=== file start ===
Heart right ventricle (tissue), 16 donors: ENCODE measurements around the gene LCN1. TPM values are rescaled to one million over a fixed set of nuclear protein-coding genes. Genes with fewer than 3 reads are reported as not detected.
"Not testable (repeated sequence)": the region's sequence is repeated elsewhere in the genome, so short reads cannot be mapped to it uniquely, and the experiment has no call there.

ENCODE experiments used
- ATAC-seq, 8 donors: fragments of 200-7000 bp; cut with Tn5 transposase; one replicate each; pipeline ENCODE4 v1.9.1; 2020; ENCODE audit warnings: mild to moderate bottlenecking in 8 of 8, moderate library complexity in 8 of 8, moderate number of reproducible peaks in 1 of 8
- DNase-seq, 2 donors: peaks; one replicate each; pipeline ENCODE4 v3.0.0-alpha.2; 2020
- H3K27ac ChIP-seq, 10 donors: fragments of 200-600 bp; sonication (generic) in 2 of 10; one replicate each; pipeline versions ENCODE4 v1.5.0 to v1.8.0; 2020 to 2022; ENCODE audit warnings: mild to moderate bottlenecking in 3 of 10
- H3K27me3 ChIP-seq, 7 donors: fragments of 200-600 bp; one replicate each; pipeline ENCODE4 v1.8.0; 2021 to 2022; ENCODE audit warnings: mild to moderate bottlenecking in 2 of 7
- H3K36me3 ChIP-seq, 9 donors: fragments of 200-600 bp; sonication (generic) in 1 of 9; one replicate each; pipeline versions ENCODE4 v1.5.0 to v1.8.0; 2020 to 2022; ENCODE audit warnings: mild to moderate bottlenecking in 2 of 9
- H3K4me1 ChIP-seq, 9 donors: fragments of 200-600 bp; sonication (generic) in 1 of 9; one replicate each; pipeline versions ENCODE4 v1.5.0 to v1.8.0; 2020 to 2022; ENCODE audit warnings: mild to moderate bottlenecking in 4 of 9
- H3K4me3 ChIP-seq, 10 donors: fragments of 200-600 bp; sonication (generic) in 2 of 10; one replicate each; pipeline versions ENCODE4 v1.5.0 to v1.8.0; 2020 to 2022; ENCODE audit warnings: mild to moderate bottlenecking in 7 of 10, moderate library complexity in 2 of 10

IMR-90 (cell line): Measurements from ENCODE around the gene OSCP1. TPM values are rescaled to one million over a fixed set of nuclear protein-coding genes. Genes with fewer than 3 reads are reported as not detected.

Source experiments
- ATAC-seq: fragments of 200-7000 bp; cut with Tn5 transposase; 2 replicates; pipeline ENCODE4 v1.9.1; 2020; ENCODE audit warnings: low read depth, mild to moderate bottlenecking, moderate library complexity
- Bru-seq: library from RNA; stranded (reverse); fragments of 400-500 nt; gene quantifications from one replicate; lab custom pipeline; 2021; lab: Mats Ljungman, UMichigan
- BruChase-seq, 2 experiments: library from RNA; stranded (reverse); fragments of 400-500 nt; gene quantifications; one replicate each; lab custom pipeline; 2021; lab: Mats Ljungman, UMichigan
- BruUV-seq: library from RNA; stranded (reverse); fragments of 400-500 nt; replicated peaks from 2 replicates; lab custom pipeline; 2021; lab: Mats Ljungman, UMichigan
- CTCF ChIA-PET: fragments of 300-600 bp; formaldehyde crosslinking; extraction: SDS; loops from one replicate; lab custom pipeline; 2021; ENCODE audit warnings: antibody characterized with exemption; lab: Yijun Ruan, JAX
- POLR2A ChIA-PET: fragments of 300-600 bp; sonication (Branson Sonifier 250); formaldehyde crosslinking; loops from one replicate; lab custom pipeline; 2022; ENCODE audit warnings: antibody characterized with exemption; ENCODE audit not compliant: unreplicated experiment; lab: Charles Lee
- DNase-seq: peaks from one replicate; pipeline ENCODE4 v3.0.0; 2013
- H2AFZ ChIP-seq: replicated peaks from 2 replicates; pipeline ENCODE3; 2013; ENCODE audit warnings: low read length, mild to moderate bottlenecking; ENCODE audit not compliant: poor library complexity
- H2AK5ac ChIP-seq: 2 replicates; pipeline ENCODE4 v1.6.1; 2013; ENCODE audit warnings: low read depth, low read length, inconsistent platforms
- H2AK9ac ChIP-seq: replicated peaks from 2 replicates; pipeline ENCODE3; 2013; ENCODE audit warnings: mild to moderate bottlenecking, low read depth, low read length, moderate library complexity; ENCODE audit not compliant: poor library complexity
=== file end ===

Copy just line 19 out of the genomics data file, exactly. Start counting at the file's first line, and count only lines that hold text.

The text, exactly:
- DNase-seq: peaks from one replicate; pipeline ENCODE4 v3.0.0; 2013